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Outside Influence

Stepping outside your comfort zone can help strengthen your musical skills.

When the weather turns cooler, I spend more time indoors. That may seem obvious, but over the years I’ve increasingly found myself taking advantage of that time to push the boundaries of learning my craft. This includes intensive practice of my primary instrument, the guitar, but also the study of keyboards, orchestration, arranging, recording, mixing and production. Perhaps more importantly, besides directly seeking to improve those skill sets, I also take classes outside of those worlds. I’ve found that those outside studies actually help my craft by allowing me to examine things in a different and deeper way.

One of the most interesting of those was an online photography course with the great Annie Liebovitz, who has taken some of the most iconic rock pictures of all time. I like to learn from those who excel at what they do, and when she talked about self-reflection, it resonated strongly with me. Afterwards, I did just that — I went back and listened to a number of my older compositions. Wow, what an ear-opener! What I heard, clear as day, was the advancement of my skills as a composer and guitarist, as well as the evolution of my mixing and production chops.

I’ve also taken online classes in the field of cooking. From Gordon Ramsay to Massimo Bottura, observing how others work can help you think about how you work. (And since I like to cook, it has made my friends and family happy too!) After taking some of these classes, I came to the realization that my style of musical creativity is actually very similar to my style of cooking. I use as many of the best ingredients as possible, make sure I have the right tools, and rely on a combination of instinct and skill. Often, when a song is not quite done, I’ll think of what a final touch of finishing “salt” might be added to make it pop … just like a great dish in the kitchen.

Another interesting online course I took was conducted by the commander of the International Space Station. I’m a longtime space fanatic, and I have an app on my smartphone that tracks the ISS and tells me when it’s flying overhead. (At those times, if the weather cooperates, you can actually see it!) While the class was full of amazing facts about how the space station works, how they dock to it, and even how they walk in space, I use its lessons for different purposes. First and foremost, I apply them to cutting through professional problems. It seems to me that if we can fly people in space and shuttle them back and forth at will, our brains must have powers almost beyond our imagination. Thinking this way makes my “problems” seem small in comparison, and therefore quite solvable. But I also use the lessons for pure inspiration. When I listen to stories about how we plan to get to Mars, I know I can fix that computer problem holding up my mix session that day.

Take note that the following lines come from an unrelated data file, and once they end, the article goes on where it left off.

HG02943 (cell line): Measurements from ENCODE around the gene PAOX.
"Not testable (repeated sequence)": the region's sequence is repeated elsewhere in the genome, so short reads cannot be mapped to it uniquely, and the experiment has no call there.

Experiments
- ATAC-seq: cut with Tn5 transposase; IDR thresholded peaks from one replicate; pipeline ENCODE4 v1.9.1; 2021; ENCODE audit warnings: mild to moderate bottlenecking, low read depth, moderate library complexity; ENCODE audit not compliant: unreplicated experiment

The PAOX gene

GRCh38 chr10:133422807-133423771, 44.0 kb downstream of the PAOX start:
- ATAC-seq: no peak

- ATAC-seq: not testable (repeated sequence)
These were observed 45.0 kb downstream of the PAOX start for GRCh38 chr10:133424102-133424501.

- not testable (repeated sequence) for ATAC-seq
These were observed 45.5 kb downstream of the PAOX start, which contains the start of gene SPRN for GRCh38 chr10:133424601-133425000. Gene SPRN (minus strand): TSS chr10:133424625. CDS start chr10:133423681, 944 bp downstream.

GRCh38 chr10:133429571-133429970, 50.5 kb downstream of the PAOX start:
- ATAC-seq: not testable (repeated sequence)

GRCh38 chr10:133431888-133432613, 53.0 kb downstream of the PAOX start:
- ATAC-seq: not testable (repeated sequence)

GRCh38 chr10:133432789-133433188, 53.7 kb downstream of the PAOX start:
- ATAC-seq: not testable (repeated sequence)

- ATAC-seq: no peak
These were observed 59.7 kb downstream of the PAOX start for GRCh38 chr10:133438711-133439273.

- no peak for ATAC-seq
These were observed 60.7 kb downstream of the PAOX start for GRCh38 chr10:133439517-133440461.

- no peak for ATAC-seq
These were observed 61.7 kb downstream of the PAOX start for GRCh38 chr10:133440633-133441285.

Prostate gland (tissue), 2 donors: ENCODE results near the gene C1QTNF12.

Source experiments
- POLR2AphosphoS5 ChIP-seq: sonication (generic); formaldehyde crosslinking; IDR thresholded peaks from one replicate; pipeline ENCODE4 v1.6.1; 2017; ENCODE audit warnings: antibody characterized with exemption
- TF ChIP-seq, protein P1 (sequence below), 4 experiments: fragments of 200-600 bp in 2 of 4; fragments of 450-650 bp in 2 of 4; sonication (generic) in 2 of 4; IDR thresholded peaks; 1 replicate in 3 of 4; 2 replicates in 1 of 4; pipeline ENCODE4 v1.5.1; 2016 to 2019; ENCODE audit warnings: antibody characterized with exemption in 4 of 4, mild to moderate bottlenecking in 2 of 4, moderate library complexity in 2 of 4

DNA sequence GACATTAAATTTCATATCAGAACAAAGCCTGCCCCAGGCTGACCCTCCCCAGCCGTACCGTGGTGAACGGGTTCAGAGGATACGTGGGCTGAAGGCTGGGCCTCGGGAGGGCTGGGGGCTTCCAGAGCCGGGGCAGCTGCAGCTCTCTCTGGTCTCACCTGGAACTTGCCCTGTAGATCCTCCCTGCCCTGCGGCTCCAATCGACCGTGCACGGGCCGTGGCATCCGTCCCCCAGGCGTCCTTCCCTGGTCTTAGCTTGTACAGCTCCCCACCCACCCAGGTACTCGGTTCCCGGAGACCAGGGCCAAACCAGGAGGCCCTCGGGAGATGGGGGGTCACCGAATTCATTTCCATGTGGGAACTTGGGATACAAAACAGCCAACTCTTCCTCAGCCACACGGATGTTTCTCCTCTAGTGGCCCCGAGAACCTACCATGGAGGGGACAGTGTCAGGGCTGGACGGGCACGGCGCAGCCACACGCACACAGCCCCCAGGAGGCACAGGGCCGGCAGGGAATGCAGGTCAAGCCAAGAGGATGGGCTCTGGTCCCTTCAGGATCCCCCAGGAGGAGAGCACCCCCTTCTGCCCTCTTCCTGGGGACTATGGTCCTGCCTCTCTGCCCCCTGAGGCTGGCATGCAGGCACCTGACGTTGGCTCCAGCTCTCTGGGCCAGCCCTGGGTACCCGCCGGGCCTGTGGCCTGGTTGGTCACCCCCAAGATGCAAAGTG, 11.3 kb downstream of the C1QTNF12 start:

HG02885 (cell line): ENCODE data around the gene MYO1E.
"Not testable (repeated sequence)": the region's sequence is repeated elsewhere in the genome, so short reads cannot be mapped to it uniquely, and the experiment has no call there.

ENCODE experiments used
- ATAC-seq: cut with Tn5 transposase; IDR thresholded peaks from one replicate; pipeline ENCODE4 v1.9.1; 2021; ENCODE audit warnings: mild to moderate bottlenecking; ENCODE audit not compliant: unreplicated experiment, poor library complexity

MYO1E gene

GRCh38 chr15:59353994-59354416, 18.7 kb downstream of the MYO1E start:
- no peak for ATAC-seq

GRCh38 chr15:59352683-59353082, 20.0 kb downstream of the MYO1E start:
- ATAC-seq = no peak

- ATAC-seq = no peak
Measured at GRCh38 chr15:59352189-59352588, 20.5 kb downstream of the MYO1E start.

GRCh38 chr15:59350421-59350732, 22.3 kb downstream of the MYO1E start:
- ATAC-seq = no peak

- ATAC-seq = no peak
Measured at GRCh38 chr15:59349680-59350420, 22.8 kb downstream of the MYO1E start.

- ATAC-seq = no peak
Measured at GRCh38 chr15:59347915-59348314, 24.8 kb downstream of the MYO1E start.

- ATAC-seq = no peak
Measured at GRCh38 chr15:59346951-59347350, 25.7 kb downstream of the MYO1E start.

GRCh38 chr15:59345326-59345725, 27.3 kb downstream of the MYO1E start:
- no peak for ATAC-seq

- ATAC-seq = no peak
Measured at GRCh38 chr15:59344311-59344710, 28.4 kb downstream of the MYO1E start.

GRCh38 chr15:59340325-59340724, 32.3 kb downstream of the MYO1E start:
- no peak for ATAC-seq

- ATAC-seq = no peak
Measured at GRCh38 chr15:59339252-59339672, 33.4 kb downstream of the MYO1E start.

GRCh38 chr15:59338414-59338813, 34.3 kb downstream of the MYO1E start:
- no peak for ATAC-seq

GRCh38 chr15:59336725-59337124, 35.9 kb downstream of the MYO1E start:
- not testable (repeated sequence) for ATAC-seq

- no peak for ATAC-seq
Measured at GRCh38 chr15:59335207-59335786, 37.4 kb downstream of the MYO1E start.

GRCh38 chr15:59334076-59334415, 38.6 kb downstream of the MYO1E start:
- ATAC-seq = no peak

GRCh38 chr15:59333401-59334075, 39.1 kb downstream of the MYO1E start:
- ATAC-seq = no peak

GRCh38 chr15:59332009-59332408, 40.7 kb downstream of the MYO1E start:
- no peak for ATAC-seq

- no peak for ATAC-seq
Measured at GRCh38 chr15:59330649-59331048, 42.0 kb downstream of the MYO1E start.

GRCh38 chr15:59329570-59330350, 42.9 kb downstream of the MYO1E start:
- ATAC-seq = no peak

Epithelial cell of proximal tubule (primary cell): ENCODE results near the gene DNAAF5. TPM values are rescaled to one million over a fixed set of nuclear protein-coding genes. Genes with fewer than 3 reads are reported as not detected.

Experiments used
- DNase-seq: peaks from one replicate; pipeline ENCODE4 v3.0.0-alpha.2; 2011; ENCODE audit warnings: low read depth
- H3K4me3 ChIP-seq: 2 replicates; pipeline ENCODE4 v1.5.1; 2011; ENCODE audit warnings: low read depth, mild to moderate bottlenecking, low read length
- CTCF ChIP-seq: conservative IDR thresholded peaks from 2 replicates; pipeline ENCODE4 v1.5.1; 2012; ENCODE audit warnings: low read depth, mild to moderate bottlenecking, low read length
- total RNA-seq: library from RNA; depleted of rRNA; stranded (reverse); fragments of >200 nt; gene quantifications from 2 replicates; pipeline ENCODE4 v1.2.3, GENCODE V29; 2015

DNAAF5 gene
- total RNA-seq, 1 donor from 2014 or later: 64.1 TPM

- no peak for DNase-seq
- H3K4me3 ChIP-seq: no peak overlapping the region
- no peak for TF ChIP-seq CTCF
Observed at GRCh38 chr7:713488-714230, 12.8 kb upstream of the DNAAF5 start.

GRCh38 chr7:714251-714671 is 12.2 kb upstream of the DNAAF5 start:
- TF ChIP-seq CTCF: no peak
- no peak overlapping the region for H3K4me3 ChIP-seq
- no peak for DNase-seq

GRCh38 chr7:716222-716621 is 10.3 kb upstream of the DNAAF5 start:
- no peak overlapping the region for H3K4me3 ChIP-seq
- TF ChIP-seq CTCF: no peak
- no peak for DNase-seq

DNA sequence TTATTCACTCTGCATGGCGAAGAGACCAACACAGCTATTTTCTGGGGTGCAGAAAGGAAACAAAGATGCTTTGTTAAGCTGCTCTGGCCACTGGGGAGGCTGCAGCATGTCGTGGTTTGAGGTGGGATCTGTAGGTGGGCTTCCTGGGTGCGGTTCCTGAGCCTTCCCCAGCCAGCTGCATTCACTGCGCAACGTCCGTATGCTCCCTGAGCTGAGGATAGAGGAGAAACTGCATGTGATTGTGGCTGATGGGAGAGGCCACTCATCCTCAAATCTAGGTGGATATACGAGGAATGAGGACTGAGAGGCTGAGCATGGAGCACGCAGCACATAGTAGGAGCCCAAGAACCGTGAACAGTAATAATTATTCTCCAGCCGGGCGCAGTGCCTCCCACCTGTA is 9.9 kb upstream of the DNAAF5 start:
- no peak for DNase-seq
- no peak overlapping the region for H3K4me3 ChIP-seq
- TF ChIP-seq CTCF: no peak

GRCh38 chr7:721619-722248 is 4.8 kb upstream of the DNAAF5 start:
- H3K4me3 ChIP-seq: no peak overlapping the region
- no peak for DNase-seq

I also like to watch TED Talks about subjects I know little or nothing about. I approach them with an open mind, absorbing new ways of thinking and looking at problems and solutions that might not have occurred to me otherwise. Watching Vogue editor Anna Wintour’s talk on creativity and leadership, for example, helped me contemplate different ways to incorporate team members in my own work.

An online MindTools article entitled New Ideas — Strategies and Techniques suggests that you “mix your media.” The author explains the concept this way: “Radical ideas can arise from tackling problems in unusual ways. A great way to do this is to apply different types of creativity — don’t just talk or write about your plans, explore them through music, painting, photography, sculpture … whatever enables you to express yourself. Fresh thinking can emerge when you let your creative juices flow.”

I find that the combination of direct studies along with those outside of your field blend together to make for a more well-rounded musical approach. It helps you reach beyond your set ways and comfort zone and acts as a spur on creativity. Whether you’re creating just for fun or are doing it on a fulltime professional level, think about how you might use outside influences to help you go deeper into your music. It’s a worthwhile and rewarding pursuit!


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